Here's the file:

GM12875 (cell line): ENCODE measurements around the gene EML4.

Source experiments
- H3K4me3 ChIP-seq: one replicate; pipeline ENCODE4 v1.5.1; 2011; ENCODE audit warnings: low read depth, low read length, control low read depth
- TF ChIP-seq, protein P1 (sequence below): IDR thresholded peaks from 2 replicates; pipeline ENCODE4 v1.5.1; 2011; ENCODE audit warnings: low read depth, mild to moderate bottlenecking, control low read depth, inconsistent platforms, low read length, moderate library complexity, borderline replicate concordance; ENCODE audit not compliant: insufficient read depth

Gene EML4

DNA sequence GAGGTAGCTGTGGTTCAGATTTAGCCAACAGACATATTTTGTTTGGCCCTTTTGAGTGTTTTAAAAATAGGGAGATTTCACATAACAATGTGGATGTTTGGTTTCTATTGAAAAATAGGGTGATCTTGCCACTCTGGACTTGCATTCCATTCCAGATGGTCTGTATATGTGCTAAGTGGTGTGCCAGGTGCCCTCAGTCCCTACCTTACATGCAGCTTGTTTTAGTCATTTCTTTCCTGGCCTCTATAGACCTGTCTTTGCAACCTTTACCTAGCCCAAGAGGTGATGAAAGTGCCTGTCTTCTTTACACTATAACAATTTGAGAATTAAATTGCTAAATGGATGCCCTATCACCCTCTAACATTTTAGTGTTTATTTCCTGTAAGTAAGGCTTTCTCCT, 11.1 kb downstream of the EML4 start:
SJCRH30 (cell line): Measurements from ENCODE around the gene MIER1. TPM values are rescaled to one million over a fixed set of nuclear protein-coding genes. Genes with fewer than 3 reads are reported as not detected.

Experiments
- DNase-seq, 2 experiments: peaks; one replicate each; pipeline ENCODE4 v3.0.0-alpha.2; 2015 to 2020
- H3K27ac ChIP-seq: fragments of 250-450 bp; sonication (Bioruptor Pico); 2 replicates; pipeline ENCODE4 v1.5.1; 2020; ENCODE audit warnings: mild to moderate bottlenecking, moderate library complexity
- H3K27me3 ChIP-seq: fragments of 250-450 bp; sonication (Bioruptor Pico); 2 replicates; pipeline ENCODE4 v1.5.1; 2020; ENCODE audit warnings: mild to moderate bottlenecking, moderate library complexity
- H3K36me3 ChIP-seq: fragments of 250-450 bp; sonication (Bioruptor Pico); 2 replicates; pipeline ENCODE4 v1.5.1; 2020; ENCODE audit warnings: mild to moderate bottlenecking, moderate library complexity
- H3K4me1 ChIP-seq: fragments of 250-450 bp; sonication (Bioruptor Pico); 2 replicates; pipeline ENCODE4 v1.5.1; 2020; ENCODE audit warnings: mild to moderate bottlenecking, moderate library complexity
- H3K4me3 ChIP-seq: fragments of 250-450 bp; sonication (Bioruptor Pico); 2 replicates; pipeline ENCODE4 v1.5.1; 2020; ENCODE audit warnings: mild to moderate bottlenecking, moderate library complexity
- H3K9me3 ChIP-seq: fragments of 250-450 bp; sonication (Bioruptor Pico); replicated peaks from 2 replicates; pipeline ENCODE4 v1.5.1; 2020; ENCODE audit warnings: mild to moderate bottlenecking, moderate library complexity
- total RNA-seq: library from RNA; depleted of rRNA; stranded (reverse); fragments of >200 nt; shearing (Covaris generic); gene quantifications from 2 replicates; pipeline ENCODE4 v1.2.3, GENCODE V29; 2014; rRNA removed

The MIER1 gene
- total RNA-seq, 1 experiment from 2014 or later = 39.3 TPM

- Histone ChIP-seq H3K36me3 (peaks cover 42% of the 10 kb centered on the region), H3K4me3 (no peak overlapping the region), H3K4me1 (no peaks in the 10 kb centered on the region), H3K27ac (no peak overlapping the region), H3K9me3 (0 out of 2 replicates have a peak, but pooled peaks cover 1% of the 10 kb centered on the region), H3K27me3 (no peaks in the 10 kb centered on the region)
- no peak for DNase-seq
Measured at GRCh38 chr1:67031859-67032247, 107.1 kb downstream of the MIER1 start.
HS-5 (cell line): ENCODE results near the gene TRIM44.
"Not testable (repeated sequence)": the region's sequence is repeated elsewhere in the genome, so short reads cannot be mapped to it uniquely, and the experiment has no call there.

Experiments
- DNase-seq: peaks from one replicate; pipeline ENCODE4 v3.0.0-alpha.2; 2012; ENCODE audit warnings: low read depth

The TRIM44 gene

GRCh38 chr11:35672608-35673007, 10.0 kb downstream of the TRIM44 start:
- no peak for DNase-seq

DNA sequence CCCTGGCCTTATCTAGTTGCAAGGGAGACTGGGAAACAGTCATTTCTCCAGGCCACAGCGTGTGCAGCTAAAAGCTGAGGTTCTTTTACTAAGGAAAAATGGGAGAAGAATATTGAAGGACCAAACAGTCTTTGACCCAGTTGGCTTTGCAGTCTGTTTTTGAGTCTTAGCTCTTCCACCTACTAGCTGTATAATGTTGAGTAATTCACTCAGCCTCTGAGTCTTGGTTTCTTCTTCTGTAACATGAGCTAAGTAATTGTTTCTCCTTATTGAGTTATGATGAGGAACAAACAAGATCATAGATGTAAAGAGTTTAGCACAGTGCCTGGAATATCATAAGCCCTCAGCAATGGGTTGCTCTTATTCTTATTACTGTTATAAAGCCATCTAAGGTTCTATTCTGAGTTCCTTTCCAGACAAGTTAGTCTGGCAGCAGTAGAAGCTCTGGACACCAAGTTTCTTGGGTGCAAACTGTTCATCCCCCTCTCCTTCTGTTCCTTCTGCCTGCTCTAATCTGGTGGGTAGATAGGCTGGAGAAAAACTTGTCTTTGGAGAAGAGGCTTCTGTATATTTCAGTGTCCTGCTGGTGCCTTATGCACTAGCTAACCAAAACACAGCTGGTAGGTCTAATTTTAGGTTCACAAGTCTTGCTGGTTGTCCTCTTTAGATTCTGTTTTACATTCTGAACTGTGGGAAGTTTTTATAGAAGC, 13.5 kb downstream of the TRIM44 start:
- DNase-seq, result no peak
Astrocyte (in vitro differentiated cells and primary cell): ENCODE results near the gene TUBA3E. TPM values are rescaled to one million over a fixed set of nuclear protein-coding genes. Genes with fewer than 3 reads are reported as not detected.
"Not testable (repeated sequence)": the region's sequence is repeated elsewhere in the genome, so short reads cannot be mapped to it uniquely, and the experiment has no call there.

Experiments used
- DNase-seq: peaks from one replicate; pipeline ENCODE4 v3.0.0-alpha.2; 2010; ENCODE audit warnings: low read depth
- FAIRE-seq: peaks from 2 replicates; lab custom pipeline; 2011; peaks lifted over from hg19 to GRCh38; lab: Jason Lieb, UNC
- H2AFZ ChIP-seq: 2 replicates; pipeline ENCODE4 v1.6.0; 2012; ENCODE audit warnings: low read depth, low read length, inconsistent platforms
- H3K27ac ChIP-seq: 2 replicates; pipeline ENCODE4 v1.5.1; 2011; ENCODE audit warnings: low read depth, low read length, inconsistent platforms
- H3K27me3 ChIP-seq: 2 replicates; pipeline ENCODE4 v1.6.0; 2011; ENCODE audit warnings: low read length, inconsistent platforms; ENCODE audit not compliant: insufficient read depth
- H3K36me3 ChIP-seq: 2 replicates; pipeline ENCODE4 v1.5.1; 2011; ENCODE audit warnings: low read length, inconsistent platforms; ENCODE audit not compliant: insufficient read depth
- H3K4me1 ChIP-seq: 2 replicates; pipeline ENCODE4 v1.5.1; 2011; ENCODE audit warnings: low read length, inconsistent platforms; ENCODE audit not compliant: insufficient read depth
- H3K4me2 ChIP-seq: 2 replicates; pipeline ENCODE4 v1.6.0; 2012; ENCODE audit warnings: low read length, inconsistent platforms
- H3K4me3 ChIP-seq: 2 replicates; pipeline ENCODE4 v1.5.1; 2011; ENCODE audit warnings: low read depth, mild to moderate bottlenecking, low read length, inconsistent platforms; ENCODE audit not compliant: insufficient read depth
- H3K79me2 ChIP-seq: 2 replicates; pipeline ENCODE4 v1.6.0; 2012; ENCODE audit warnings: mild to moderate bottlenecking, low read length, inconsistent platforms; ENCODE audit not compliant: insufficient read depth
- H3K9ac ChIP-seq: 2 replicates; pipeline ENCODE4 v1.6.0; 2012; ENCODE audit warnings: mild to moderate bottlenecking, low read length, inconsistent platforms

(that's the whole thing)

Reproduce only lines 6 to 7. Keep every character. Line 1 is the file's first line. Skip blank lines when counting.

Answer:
DNA sequence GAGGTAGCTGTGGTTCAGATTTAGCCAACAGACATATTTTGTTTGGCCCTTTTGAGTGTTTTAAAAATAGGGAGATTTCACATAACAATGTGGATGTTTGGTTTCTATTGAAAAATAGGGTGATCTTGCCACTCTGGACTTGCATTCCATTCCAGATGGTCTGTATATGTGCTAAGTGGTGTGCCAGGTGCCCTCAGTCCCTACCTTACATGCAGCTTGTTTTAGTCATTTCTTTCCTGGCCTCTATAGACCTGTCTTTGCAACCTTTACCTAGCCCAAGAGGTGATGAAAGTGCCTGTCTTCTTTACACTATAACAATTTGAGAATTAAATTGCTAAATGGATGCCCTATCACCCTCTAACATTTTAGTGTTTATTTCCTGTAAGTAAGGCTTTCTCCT, 11.1 kb downstream of the EML4 start:
SJCRH30 (cell line): Measurements from ENCODE around the gene MIER1. TPM values are rescaled to one million over a fixed set of nuclear protein-coding genes. Genes with fewer than 3 reads are reported as not detected.